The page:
Watch: This young Emirati woman operates a crane, works 12-hour night shifts

Lubna Malik Mohammad Malik Qassem is the first female graduate trainee in operation potline at Emirates Global Aluminium (EGA)


Waheed Abbas

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Published: Mon 28 Aug 2023, 12:25 PM

Last updated: Mon 28 Aug 2023, 10:15 PM

Gone were the days when Emirati women were limited to a few jobs. Now, they play crucial roles in diverse sectors, even taking on the roles that were male-dominated to contribute towards the economic growth of the country as well as the well-being of their families.

Lubna Malik Mohammad Malik Qassem, a bachelor's degree holder in mechanical engineering, is the first female graduate trainee in operation potline at Emirates Global Aluminium (EGA), one of the largest aluminium producers in the world.

An operational engineer, she is primarily responsible for monitoring and supervising the ongoing operations of systems, processes or facilities. This includes maximising effectiveness, making sure everything runs smooth, resolving problems, organising teams, upholding safety rules and putting changes into place for efficient operation.

Lubna is determined to combine theoretical knowledge with practical experience to shape a meaningful career path. She successfully applied her theoretical knowledge in a demanding environment — including sometimes working 12-hour night shifts from 7pm to 7am.

Therefore, she is not reluctant to take on any challenge in practical life. She also operates a crane as part of her job, which is usually a male domain, reflecting dedication of the Emirati women.

“Well, since it was my first time operating a crane, it was difficult at first. After a while, I found it wasn't as difficult as I had thought. Furthermore, practice makes us perfect and we always follow the safety rules and never take shortcuts. To ensure safety and effective transportation of huge loads, operating a crane demands a lot of ability, accuracy, and attention to detail,” says Lubna.

She highlighted that there are many potential hazards when operating a crane, so it is important for crane operators to follow safety rules to protect themselves and others.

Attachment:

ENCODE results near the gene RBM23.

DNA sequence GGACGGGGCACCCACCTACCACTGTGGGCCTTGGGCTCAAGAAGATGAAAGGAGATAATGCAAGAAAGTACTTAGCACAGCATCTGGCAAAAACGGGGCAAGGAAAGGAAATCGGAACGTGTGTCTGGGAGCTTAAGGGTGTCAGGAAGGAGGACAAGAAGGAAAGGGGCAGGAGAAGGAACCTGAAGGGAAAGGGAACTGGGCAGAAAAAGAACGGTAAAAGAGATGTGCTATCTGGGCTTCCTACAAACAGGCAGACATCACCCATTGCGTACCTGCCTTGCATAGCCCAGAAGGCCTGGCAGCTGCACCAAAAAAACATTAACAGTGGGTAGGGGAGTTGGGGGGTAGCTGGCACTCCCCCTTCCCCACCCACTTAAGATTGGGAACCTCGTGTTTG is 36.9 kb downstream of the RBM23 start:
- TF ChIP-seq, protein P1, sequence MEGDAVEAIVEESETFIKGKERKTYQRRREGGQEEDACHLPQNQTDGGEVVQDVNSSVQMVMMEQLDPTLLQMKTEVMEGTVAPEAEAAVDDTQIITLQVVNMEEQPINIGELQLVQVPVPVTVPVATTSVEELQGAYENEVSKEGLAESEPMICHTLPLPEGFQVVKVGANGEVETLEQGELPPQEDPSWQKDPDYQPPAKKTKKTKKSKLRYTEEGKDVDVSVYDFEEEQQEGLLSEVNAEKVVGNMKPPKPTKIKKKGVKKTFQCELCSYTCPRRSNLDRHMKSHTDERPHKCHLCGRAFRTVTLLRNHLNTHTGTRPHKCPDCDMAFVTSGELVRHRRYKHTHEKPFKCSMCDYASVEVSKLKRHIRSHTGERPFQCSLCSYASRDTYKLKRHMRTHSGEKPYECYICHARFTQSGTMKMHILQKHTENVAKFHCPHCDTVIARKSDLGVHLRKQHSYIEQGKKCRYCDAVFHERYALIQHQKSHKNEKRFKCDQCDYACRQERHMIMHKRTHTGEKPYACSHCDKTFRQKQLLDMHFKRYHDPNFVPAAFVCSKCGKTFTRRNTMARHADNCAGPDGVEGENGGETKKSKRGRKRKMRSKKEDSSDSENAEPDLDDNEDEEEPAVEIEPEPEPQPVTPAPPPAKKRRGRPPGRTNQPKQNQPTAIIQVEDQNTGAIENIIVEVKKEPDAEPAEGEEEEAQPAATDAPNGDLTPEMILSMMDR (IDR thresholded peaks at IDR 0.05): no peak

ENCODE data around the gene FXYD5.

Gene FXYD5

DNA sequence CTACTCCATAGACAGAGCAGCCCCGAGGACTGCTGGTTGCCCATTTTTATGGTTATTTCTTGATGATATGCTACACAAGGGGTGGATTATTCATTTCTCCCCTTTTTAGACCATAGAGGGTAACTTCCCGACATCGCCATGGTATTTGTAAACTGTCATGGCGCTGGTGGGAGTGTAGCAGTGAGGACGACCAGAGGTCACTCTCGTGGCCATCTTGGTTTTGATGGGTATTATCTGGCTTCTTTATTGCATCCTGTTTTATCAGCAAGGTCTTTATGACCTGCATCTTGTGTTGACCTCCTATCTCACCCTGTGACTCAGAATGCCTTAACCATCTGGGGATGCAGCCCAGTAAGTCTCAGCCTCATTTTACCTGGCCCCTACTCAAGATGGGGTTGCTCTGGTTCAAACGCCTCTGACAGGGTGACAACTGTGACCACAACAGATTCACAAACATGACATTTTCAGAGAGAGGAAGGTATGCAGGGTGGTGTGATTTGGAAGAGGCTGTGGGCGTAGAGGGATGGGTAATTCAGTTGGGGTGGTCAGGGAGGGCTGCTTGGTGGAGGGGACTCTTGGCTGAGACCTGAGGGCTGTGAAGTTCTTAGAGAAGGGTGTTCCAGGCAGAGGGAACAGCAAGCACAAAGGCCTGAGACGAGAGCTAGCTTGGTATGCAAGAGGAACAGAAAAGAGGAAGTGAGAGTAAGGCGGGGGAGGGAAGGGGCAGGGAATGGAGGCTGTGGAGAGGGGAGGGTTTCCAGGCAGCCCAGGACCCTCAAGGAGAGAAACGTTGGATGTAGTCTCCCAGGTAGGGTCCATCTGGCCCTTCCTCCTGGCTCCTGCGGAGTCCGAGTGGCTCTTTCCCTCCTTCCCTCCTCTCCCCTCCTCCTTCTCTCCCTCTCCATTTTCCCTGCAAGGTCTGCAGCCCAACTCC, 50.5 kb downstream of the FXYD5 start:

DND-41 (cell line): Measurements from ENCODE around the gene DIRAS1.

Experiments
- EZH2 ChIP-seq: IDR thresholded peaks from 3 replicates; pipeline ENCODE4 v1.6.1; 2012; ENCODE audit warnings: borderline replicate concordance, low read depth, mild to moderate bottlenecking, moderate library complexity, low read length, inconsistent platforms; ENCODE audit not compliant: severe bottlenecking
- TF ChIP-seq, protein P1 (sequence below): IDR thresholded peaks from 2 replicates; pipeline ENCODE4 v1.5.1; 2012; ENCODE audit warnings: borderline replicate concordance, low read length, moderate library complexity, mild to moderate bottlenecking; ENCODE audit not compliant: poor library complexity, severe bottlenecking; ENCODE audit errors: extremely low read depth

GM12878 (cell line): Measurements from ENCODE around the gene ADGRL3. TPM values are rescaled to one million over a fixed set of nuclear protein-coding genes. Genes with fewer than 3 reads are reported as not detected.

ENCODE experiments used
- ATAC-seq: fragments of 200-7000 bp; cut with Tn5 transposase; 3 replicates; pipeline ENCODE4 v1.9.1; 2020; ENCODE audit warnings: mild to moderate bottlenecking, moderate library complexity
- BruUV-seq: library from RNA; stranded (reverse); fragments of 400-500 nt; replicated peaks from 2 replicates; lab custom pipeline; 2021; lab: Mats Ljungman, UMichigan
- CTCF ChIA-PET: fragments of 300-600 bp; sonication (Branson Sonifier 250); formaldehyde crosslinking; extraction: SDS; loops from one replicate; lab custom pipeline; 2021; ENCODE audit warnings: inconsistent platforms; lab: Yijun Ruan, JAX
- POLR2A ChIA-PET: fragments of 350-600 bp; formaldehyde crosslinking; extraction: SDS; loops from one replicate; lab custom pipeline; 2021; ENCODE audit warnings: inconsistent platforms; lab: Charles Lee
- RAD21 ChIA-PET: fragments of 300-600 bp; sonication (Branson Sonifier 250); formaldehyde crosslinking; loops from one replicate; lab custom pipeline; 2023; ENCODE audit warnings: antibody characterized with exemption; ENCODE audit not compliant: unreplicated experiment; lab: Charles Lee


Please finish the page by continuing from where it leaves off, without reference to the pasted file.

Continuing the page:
“It’s challenging for sure because we control the crane from high above the ground, but we are trained thoroughly and eventually everything becomes second nature. When it's hot outside, operating a crane is even more challenging. The crane driver has to stay hydrated and cool to prevent accidents. Heat also affects the crane and breakdowns are more common. One of the challenges in summer is foggy conditions because fog limits visibility,” explains the young Emirati, who graduated from the University of Sharjah.

How do others react?

Stepping into a profession that is male-dominated and physically demanding elicited a mixed reaction from friends and family members of Lubna.

“At first my family and friends were worried about me but they were fully supportive of what I was doing. This made me continue without any fear. Now, they believe that women are able to work in any field they want to, and as the industrial sector is one of the most important sectors, it awaits more creativity, innovation and active participation from Emirati women,” said the Lubna confidently.

Outside of working hours, Lubna likes to go to the gym, cook, play chess, and help her sisters with their math and physics homework.

“One of my sisters says to me ‘how do you know all these things?!’,” laughs Lubna, with a large smile. “Sometimes I even help her friends and send videos to them.”

Women want to prove themselves in male-dominated fields

The young Emirati stressed that other women should also join this profession as they are fully empowered members of society.

“I see that in the next few years, more women will join this industry and hold critical positions because I believe that, naturally, women want to prove themselves in a heavily male-dominated industry.”

Lubna aspires to be a role model for women in the UAE. “I hope more women will join this industry because we are capable of doing anything. Before, women of my age may not have known that they could work in industrial operations roles. But now, they can see me. And by seeing me, God Willing, I can inspire them.”


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